2001 Odd class all around. Kwame Brown goes 1st. He is a below average player, but sticks around in the league still today and isn't nearly as terrible as Olowakandi was. Pau Gasol is clearly better than anyone else from this class (picked 3rd), followed by Tony Parker (a young French point guard at the time, picked 28th), and Tyson Chandler (picked 2nd and another very good HS player). Despite the flops of Brown and Eddy Curry (a HS player picked 4th, a high volume scoring big man who can't do anything else at all, ends up with a heart condition to boot), this is actually a very deep draft with many highly skilled players scattered in it (about 11-12). Diop, while styled as an international player, played HS ball in the US and is picked 8th. Doesn't amount to much.

2002 Amare Stoudemire becomes the first HS player to win a rookie of the Year award after being picked 9th. He remains the best player from this draft, although Yao Ming was too injury prone to actually claim this title. Stoudemire's a problem child player for much of his career though and a terrible post defender.

2003 LeBron. Enough said there. Kendrick Perkins goes 27th and isn't all that productive but has a mean scowl and excellent post defense skills. Travis Outlaw goes 23rd and somehow ends up with a "Travis Outlaw's contract" style career, which is to say, he gets dramatically overpaid and isn't a very good player. Darko Milicic goes 2nd and isn't all that productive either. We could consider him either international or HS. Ndubi Edi and James Lang are also HS players drafted in this class. Neither amounts to much of anything. Both go late (26th and 48th).

2004 Dwight Howard. Again, enough said. A ton of HS players are picked this year in the first round. Al Jefferson goes 15th and is the 3rd best player in this class (behind Iguodala). Josh Smith goes 17th and while something of a coaching problem (for putting up ill-advised jump shots, among other reasons), is actually quite good (probably 6th best in class behind Luol Deng). JR Smith is an even bigger coaching problem at 18th, but again, at least a skilled scorer. Dorell Wright goes 19th and takes a while to get some PT, but turns out okay (better than JR, but with less minutes). This class is marred basically by the Bassy Telfair pick at 13th, who had a documentary film produced about his HS to NBA leap and the knee injuries to Shaun Livingston (picked 4th). (don't click on that if you're squeamish, his leg literally bends sideways suffices to say). And then the pick of Robert Swift at 12th, which amounts to a total dud, but certainly not any bigger than Araujo at 8th.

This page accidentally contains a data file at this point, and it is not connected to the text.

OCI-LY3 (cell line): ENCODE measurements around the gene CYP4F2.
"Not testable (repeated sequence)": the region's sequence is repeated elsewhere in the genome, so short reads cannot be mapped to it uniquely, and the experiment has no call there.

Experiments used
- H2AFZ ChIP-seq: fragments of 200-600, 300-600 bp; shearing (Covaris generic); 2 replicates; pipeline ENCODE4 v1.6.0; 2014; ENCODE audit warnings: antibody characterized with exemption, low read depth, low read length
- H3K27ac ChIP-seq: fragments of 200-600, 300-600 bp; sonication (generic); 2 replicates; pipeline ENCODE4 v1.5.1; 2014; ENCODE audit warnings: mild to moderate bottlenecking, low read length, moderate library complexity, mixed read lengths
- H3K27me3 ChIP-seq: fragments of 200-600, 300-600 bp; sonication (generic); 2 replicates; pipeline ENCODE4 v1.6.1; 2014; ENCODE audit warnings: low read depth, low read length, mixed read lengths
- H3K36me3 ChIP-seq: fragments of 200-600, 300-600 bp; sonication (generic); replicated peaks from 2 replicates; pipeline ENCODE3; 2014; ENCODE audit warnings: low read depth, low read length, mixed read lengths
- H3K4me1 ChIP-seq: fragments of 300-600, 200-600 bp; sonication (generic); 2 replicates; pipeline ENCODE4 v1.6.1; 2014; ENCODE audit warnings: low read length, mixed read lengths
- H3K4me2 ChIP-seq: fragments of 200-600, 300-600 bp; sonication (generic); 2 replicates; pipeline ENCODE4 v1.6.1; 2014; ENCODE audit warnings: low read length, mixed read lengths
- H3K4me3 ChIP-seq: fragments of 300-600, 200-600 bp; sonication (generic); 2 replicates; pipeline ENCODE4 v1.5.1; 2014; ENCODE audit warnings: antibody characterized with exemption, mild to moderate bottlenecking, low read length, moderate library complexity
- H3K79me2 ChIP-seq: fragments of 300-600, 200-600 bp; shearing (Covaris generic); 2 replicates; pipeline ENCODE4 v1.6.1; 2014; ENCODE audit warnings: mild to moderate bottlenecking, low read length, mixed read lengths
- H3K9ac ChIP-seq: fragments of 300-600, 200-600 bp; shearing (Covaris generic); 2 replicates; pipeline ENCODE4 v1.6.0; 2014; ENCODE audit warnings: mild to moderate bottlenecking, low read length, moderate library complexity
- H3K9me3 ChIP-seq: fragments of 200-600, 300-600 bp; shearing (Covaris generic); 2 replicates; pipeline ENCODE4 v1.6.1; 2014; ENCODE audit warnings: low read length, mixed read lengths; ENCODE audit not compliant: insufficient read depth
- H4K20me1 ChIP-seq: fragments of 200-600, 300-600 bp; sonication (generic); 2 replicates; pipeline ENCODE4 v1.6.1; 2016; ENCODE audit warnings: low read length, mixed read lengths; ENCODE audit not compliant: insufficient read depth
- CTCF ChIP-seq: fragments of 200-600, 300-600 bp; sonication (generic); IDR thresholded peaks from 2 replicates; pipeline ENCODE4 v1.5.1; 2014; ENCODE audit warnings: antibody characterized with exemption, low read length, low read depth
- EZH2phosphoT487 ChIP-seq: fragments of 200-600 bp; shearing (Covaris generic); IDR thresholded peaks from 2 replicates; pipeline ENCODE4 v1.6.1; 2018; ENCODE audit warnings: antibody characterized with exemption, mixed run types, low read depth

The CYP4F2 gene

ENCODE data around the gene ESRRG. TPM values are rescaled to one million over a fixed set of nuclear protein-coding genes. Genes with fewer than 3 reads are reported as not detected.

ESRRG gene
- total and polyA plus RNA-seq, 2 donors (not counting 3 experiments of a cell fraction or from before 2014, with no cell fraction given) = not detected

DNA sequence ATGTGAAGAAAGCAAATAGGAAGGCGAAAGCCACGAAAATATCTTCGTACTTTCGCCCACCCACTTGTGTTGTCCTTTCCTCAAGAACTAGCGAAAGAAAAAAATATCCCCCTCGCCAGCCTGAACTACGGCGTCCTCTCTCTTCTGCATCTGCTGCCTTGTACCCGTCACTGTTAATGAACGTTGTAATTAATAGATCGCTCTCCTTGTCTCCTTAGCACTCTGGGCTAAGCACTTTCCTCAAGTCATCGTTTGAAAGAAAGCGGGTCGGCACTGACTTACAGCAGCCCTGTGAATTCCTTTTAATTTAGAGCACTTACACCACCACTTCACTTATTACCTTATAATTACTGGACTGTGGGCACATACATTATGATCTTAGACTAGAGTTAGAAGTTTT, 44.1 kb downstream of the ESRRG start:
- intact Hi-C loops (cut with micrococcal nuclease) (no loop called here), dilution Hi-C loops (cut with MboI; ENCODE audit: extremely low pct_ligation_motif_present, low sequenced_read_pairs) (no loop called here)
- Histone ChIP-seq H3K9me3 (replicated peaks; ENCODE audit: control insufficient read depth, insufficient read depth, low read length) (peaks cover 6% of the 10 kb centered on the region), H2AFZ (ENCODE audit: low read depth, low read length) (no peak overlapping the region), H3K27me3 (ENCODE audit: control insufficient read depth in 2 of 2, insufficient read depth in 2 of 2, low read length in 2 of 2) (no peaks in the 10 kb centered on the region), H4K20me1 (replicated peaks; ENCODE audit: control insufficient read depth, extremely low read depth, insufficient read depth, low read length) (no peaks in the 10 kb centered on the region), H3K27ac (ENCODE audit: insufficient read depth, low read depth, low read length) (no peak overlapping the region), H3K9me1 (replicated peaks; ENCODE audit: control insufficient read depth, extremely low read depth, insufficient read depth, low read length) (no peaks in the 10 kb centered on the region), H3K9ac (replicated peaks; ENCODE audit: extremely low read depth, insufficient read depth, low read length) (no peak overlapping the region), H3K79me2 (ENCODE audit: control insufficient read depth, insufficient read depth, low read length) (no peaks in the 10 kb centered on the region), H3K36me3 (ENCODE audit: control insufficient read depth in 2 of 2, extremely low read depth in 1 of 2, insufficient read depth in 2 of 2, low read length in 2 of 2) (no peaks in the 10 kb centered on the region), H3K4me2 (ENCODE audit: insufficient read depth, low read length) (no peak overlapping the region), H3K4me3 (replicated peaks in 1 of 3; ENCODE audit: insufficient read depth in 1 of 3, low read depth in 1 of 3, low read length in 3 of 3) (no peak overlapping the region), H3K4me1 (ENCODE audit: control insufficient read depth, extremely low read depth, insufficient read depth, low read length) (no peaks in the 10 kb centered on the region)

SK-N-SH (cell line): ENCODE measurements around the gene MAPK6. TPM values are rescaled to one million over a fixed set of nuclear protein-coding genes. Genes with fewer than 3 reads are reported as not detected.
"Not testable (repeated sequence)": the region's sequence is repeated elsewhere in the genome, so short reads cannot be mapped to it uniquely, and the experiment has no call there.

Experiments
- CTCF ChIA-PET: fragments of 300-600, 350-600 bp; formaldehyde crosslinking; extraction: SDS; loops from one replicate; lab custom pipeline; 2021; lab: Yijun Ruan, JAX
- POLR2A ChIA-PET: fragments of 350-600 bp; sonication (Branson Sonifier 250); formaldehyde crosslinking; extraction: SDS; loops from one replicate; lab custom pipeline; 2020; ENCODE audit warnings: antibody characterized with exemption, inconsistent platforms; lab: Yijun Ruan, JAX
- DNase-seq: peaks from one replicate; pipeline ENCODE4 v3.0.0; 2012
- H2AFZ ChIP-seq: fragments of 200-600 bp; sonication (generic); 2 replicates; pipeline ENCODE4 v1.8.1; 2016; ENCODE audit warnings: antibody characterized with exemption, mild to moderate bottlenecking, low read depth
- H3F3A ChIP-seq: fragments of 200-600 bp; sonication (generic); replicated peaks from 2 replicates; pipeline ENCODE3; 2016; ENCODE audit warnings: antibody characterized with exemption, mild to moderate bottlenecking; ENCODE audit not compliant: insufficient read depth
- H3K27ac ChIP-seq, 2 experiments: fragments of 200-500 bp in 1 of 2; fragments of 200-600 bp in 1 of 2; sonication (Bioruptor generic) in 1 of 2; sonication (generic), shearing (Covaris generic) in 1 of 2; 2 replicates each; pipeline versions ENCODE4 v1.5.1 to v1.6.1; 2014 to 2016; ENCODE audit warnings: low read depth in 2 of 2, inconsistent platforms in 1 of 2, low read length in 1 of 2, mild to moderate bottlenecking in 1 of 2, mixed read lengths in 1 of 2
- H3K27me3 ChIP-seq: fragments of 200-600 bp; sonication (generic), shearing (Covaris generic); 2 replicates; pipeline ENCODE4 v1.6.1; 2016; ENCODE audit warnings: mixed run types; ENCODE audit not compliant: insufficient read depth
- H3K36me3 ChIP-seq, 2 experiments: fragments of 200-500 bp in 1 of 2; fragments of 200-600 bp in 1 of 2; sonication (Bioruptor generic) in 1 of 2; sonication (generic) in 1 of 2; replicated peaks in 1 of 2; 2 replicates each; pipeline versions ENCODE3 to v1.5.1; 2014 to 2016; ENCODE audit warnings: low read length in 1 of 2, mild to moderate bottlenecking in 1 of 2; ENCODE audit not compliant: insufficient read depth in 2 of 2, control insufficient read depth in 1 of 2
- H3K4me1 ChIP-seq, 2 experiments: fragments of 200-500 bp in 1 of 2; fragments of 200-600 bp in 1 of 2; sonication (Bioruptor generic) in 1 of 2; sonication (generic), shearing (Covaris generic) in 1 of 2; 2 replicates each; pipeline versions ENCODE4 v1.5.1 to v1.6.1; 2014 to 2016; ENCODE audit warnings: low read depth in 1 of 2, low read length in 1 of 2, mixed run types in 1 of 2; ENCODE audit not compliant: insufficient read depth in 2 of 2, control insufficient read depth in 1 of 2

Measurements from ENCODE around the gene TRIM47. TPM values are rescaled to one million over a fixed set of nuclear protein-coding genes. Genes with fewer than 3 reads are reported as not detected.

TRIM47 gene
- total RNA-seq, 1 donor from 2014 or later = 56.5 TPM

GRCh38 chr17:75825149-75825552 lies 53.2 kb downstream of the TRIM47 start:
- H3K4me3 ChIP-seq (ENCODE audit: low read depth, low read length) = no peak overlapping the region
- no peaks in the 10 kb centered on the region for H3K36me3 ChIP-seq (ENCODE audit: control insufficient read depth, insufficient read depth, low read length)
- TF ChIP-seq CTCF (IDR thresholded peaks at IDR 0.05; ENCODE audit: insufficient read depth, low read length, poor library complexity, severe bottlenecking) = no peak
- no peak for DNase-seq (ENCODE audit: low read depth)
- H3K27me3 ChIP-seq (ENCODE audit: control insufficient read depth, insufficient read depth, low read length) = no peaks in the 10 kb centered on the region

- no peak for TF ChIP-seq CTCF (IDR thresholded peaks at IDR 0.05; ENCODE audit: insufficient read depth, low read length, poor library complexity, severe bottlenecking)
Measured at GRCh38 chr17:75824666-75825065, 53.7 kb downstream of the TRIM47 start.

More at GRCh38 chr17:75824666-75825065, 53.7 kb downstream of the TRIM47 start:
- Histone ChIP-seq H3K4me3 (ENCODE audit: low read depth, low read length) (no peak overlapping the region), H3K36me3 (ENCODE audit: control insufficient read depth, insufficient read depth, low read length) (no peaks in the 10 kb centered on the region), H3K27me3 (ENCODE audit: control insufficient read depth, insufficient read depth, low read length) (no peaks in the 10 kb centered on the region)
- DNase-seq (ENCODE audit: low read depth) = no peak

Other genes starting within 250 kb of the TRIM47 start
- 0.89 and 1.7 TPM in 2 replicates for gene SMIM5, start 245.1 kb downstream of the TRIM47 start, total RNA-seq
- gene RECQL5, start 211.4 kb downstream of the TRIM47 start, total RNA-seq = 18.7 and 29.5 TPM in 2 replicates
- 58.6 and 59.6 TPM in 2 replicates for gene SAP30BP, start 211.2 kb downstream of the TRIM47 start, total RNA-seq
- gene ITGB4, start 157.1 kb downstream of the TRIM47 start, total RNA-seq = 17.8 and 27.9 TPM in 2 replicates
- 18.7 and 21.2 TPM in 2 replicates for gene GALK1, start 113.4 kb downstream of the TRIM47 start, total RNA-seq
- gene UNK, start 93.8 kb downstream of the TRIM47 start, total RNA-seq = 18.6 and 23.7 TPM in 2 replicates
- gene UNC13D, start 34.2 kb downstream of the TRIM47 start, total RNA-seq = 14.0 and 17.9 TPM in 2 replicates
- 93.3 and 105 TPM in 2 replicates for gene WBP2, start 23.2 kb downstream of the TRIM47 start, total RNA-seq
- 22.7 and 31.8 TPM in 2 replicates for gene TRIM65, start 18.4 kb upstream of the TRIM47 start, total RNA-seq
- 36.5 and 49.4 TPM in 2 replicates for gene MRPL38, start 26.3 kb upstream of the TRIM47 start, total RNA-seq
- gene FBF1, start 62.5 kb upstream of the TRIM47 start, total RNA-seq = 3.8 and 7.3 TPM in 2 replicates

2005 Andrew Bynum goes 10th, aside from injuries, he's probably the 4th best player in this class (just ahead of undrafted Jose Calderon) but well behind Deron Williams and way behind Chris Paul. Monte Ellis goes 40th and becomes a famous ballhog but otherwise is a solid player (especially for a second round pick). Louis Williams goes 45th and ends up as a very good instant offense shooter as well. Martell Webster goes 6th and ends up just below average (behind Francisco Garcia who went 23rd). Andrey Blatche is a headcase picked at 49th but having a productive season this year with the Nets. Amir Johnson goes 56th, gets limited minutes with the Pistons, but plays very productively in them (followed also with somewhat less limited minutes with Raptors and still more productive play). Gerald Green goes 18th and wins a dunk contest, but not much else is done. CJ Miles goes 34th and is also largely unproductive.

I don't count very many "busts" here such that the problem was NBA teams needed to protect themselves from themselves. There's a good volume of late-first round and second round picks (picks which rarely turn out to be suggestive of productive NBA careers). This suggests that many NBA teams already recognized the dangers of HS evaluations and adjusted accordingly. The famous busts of Kwame Brown (thanks be to Michael Jordan), and Telfair's documentary, and a few problems of immaturity (Miles, Stoudemire, the Smiths, Blatche), appear to be the cause of concerns here. There are also numerous cases where these players had to play a year or two of pro ball to begin to become productive however. Garnett or Kobe don't start out as a perennial All-Star for example and McGrady doesn't win a couple scoring titles right away either. Howard or LeBron are both very good immediately but neither is rookie of the year, and neither is in the discussion for top 5 best players in the league for at least a couple of seasons. So it is possible an extra year of seasoning may help these players mature better or polish their games. That argument is not invalidated by saying the age restriction is dumb. It also takes most college players a year or two to begin to adjust to the skill level jumps, and usually year 3 is when any player begins to really flourish.